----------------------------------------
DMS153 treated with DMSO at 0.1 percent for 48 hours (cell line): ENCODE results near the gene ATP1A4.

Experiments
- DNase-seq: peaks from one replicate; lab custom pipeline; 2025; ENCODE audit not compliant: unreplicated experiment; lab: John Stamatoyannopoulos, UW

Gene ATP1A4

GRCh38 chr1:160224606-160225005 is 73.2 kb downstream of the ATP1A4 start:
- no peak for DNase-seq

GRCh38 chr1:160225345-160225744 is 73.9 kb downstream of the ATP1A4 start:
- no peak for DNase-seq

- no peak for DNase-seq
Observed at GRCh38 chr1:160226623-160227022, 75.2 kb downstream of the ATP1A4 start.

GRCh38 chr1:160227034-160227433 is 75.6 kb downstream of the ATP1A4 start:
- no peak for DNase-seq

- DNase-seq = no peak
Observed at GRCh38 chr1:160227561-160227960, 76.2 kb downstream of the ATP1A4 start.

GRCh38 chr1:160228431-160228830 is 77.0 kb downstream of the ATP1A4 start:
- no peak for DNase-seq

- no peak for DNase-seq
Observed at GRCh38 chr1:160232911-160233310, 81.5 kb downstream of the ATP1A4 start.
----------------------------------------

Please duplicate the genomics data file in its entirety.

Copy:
DMS153 treated with DMSO at 0.1 percent for 48 hours (cell line): ENCODE results near the gene ATP1A4.

Experiments
- DNase-seq: peaks from one replicate; lab custom pipeline; 2025; ENCODE audit not compliant: unreplicated experiment; lab: John Stamatoyannopoulos, UW

Gene ATP1A4

GRCh38 chr1:160224606-160225005 is 73.2 kb downstream of the ATP1A4 start:
- no peak for DNase-seq

GRCh38 chr1:160225345-160225744 is 73.9 kb downstream of the ATP1A4 start:
- no peak for DNase-seq

- no peak for DNase-seq
Observed at GRCh38 chr1:160226623-160227022, 75.2 kb downstream of the ATP1A4 start.

GRCh38 chr1:160227034-160227433 is 75.6 kb downstream of the ATP1A4 start:
- no peak for DNase-seq

- DNase-seq = no peak
Observed at GRCh38 chr1:160227561-160227960, 76.2 kb downstream of the ATP1A4 start.

GRCh38 chr1:160228431-160228830 is 77.0 kb downstream of the ATP1A4 start:
- no peak for DNase-seq

- no peak for DNase-seq
Observed at GRCh38 chr1:160232911-160233310, 81.5 kb downstream of the ATP1A4 start.